Fort Calhoun nuclear plant, one to watch

Although flood concerns at Nebraska’s two nuclear power plants have subsided for the time being, the Nuclear Regulatory Commission (NRC) has announced short and long term plans that will examine and possibly affect flood safety at both reactors.  The NRC is schedule to be in Omaha starting July 27th examining flood control at the Fort Calhoun Station.

Fort Calhoun Nuclear Plant during the height of the flood after a 2000 foot long water filled barrier berm failed

In the meantime, the NRC issued a memo yesterday announcing that the Fort Calhoun nuclear power plant will be receiving additional oversight from the Nuclear Regulatory Commission because of problems associated with the reactor protection system at the plant that was uncovered during a scheduled test on June 14, 2010.  At that time, one of four electrical contacts failed in a system used to “trip” or automatically shut down the reactor. The condition appears to have existed for 63 days before it was discovered.  This means the condition was in place before flooding was a concern at the plant,  Fort Calhoun has been shut down since April 7th for a refueling outage, and remained shutdown after June 6 when concerns about flooding along the Missouri River began.  The emergency status abated with the river cresting June 23rd .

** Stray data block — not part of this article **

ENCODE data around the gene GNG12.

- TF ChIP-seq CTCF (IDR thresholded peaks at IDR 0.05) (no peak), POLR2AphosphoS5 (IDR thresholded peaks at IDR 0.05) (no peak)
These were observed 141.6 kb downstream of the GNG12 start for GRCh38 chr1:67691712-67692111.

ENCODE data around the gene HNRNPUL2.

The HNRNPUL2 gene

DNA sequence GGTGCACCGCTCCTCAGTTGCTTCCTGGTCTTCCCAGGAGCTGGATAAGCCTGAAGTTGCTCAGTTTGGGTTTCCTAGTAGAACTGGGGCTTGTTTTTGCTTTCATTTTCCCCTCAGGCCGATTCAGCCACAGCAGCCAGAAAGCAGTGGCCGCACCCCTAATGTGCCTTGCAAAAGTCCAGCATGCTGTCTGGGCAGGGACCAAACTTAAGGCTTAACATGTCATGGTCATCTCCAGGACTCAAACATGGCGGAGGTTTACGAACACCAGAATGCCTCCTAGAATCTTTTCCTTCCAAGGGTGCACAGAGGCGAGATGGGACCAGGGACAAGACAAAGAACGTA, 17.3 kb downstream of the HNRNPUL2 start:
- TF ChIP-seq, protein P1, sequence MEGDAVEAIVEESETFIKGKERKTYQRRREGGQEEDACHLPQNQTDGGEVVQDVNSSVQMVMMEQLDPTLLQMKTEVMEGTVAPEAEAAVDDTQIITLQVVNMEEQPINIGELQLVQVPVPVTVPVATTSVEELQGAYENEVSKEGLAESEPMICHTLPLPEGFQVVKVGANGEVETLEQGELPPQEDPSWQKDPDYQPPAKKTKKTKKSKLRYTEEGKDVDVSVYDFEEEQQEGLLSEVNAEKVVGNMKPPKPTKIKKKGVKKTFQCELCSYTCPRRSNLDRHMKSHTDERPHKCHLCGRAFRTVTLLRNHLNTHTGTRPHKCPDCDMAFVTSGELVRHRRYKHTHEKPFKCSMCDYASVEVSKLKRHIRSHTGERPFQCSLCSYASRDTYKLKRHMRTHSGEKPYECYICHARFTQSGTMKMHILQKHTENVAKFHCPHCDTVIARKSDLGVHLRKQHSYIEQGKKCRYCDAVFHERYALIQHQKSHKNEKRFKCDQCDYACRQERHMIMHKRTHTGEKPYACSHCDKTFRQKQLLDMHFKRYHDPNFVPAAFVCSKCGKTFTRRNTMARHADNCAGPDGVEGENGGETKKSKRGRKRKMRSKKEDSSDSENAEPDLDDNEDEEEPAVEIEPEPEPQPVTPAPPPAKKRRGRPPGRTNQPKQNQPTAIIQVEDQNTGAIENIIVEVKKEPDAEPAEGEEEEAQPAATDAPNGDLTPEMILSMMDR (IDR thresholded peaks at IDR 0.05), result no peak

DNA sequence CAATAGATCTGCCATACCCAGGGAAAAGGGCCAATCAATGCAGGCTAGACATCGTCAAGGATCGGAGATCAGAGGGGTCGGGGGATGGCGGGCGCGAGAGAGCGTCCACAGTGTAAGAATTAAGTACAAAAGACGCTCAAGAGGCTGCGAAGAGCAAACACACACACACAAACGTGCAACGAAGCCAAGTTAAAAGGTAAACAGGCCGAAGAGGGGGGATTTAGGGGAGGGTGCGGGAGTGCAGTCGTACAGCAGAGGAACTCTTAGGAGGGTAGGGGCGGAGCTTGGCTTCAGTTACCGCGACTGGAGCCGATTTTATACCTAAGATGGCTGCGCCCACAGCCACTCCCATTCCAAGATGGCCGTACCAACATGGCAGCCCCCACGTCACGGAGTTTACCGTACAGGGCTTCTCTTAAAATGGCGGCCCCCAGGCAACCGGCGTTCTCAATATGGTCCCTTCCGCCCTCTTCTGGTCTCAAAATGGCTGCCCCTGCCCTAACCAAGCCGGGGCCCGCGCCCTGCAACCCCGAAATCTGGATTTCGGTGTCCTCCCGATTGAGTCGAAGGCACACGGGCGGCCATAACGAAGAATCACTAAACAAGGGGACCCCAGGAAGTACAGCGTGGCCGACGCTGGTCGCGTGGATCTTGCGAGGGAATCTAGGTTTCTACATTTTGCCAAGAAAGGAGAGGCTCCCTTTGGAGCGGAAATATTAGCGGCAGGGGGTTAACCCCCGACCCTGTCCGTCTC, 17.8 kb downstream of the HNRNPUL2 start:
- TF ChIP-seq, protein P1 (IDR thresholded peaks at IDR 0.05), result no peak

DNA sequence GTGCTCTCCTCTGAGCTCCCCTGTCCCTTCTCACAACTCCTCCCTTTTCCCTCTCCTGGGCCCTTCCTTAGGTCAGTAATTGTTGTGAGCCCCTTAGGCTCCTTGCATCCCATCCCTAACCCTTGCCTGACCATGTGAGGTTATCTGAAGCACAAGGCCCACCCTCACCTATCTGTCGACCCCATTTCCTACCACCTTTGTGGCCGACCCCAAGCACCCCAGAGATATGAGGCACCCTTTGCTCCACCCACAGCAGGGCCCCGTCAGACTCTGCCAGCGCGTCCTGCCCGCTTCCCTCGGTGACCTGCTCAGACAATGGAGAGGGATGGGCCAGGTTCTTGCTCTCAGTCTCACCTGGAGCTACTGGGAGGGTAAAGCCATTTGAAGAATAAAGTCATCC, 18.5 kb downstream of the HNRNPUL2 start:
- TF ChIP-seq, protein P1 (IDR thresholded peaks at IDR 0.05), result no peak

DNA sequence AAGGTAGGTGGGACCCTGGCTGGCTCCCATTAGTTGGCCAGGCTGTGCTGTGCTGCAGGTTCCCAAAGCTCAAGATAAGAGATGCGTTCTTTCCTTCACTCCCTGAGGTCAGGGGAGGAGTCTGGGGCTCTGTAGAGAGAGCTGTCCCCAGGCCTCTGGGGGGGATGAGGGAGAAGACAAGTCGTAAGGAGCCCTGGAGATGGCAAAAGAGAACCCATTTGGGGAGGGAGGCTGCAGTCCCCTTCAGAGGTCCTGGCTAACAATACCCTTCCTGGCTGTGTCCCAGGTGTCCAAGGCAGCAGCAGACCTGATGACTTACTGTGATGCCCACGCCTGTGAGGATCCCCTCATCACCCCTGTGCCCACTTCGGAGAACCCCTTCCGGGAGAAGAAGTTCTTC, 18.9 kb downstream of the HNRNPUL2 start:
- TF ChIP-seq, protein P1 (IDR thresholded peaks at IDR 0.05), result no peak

While the NRC says the failure did not pose a danger to public health or safety, because other means existed to perform that safety function if necessary and the operator of the plant has replaced the defective electrical component, it does appear that had the plant been operating when the flooding occurred, emergency shutdown might have been compromised.

The NRC preliminarily determined that the violation was “yellow,” meaning it has substantial safety significance (NRC evaluates performance at nuclear power plants with a color coded process which classifies regulatory findings as either green, white, yellow or red, in order of increasing safety significance) and has since downgraded it to white.